Thursday, 24 April 2014

'And shall Trelawny Die?'

From the radio this morning came the stirring sound of a Cornish male voice choir belting out the county's 'national anthem', Trelawny. This was in honour of Cornwall having been granted national minority status under EU rules (so the rest of us will no longer be able to persecute this oppressed minority with impunity). Trelawny (or The Song of the Western Men), long believed to be of ancient origin, was actually written by the Victorian parson-poet Robert Stephen Hawker, and the Trelawny in question could be one of two rebellious Cornishmen, both of whom fell foul of the English and were imprisoned.

'A good sword and a trusty hand!
A merry heart and true!
King James's men shall understand
What Cornish lads can do!
And have they fixed the where and when?
And shall Trelawny die?
Here's twenty thousand Cornish men
Will know the reason why!
Chorus
And shall Trelawny live?
And shall Trelawny die?
Here's twenty thousand Cornish men
Will know the reason why!
Out spake their Captain brave and bold:
A merry wight was he:
Though London Tower were Michael's hold,
We'll set Trelawny free!
'We'll cross the Tamar, land to land:
The Severn is no stay:
With "one and all," and hand in hand;
And who shall bid us nay?
Chorus
And shall Trelawny live?
And shall Trelawny die?
Here's twenty thousand Cornish men
Will know the reason why!
And when we come to London Wall,
A pleasant sight to view,
Come forth! come forth! ye cowards all:
Here's men as good as you.
'Trelawny he's in keep and hold;
Trelawny he may die:
Here's twenty thousand Cornish bold
Will know the reason why
Chorus
And shall Trelawny live?
And shall Trelawny die?
Here's twenty thousand Cornish men
Will know the reason why!'

Hawker of Morwenstow was, even by the standards of Victorian parson-poets, a prime fruitcake, though some of the stories about him - dressing up as a mermaid, excommunicating his cat for mousing on a Sunday - are probably mythical. He certainly dressed in a  most unclerical manner, sporting a claret-coloured coat, a fisherman's jersey and sea-boots, and a kind of poncho made from a yellow blanket, in imitation (he claimed) of the Welsh saint Padam. And he talked to the birds, entertained his nine cats in the church, and had a lively belief in the 'little people' and a Lord Emsworth-like attachment to his pet pig. He spent much time writing, brooding - and smoking opium - in a driftwood hut (now known as Hawker's Hut, and the National Trust's smallest property) overlooking the Atlantic breakers.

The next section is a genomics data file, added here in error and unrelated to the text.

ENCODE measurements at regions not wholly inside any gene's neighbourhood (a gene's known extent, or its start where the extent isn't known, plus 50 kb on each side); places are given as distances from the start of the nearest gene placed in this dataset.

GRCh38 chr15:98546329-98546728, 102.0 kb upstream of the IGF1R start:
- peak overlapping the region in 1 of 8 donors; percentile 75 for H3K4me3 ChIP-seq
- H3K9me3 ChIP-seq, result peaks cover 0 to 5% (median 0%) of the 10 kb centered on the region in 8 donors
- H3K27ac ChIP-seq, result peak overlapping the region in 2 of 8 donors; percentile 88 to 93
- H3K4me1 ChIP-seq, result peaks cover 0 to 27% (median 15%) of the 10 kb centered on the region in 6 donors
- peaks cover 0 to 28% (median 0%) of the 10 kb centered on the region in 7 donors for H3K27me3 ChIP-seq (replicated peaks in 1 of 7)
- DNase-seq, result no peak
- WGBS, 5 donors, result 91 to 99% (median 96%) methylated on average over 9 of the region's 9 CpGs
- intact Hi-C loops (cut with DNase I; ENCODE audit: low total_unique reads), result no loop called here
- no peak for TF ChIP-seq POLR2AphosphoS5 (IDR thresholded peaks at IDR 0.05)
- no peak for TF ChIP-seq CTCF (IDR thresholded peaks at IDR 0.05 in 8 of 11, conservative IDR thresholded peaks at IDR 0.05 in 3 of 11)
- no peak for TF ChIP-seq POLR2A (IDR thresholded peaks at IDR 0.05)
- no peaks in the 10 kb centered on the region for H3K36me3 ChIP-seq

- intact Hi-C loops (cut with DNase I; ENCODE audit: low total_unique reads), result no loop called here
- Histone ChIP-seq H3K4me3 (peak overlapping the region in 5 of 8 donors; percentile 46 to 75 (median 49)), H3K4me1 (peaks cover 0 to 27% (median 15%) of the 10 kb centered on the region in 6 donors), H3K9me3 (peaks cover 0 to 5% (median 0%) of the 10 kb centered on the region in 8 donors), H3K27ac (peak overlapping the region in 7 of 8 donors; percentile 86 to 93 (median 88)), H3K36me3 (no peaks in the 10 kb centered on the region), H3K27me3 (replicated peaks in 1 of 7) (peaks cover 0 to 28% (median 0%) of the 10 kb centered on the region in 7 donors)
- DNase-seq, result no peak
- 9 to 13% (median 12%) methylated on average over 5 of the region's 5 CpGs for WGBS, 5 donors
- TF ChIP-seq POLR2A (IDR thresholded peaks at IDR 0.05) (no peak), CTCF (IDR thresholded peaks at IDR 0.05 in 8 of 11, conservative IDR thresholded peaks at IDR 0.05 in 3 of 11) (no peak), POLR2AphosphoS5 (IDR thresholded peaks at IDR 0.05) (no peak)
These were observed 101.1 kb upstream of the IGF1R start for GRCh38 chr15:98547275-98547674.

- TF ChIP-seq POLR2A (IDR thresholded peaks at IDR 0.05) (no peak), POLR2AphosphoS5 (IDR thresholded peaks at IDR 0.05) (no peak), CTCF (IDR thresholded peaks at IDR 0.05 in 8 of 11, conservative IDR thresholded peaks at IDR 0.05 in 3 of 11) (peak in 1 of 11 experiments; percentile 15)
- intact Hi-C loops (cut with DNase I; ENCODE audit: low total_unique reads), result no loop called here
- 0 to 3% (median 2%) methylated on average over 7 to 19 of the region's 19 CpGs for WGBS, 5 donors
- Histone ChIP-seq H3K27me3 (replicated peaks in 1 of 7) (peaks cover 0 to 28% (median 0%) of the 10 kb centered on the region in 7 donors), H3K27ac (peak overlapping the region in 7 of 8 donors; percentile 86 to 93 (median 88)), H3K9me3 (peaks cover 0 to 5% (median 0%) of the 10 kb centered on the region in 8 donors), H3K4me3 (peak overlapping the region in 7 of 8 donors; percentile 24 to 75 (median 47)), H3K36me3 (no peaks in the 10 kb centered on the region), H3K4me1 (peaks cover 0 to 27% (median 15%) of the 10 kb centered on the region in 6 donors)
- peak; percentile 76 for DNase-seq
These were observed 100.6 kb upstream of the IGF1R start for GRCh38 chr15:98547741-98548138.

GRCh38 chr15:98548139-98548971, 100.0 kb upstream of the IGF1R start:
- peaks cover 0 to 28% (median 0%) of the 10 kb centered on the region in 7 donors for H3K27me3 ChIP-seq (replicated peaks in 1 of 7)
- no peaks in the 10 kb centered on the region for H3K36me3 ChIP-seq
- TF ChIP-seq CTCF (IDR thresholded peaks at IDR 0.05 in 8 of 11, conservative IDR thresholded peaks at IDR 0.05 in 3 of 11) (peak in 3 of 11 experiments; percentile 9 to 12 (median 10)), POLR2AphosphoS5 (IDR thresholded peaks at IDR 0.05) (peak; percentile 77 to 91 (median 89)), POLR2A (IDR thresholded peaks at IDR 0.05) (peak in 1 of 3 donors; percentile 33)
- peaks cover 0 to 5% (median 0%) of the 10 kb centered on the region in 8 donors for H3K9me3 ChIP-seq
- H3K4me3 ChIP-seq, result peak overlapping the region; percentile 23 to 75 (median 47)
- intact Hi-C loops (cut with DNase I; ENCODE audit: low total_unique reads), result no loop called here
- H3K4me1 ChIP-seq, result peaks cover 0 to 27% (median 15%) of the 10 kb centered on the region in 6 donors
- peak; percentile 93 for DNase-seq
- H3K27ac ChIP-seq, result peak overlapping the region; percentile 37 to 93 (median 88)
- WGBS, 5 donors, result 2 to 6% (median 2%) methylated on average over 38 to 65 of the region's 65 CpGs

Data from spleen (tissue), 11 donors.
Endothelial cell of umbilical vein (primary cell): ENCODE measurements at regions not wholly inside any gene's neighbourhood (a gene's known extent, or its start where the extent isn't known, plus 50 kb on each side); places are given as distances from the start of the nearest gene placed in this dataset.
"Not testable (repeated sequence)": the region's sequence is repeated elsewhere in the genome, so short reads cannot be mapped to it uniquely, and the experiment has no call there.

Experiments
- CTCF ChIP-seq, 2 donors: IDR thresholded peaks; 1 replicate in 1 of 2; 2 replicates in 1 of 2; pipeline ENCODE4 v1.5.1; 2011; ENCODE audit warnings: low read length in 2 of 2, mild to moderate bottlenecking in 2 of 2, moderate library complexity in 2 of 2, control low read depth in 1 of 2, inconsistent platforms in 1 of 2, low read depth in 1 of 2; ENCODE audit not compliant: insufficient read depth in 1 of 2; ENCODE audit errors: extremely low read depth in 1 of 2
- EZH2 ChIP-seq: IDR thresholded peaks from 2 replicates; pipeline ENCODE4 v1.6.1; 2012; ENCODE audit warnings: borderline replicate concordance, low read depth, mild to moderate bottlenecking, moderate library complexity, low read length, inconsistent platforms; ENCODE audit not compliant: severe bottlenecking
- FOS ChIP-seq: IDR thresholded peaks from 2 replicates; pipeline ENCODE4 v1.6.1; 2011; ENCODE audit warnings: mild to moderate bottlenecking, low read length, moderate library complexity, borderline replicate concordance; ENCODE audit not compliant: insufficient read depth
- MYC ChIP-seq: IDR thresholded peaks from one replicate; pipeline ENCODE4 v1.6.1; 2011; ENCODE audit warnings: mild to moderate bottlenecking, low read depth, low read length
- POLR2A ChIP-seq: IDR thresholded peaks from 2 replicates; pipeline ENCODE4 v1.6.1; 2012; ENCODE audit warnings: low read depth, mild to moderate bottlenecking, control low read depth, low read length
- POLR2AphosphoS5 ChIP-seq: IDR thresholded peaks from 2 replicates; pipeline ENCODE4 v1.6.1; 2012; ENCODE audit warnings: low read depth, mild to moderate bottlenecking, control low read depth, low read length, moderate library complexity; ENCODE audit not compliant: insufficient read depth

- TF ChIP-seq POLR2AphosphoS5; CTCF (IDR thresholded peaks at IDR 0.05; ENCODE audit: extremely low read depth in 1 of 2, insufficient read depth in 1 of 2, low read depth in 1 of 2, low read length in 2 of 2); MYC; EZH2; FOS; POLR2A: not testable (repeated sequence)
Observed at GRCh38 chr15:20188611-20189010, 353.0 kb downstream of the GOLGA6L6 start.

But if Hawker was eccentric - and addicted to opium - it is hardly surprising. His Cornish parish was poor, weatherbeaten and extremely remote (there was no railway at all into Cornwall until 1859: Wilkie Collins's early Rambles Beyond Railways describes what it was like to travel there in the earlier 1850s). The worst of it was that Morwenstow was a notorious haunt of wreckers, happy to lure ships onto the treacherous rocks of the coastline, regardless of the cost in human lives. Hawker, humanely determined to give every drowned man a Christian burial, had to cope with the grisly consequences of these frequent wrecks, as well as witnessing the hopeless struggles of drowning men just off the rocky shore. Despite these tribulations, he produced several volumes of  antiquarian studies and verse, including the first part of an Arthurian epic, The Quest of the Sangraal, that was praised by Tennyson. He also, in 1843, instituted the Harvest Festival as we know it today - a tradition no more ancient than The Song of the Western Men.




7 comments:

  1. Hehe. So funny that now I can take legal action for being a cornish pasty. Oh arrr bugger that give I my scrumpy.

    ReplyDelete
  2. Yea verily, and I could now be prosecuted for my unkind remarks in the past about said pasties. Dear o dear...

    ReplyDelete
  3. Very Poldarkian, will Truro have it's own bourse one wonders and where will it all end? this deconstruction of the geopolitical, nay tribal potpourri that is the very essence of twenty first century Wielka Brytania, I must unearth those share certificates, the ones for Wheal Jane, a sound and wise investment, what what!

    ReplyDelete
  4. Strange "pagan" (not sure what Daphne du Maurier was up to there) and wrecking, Cornish clergyman concealed behind the veneer of genteel respectability in BBC's recent Jamaica Inn too . And an interlude on discrimination against the Cornish in their self-parodying (almost wrote elf-parodying!) recent comedy W1A too. What's going on? Is Cornwall the new ethnic battleground? Will Putin come to their rescue?

    ReplyDelete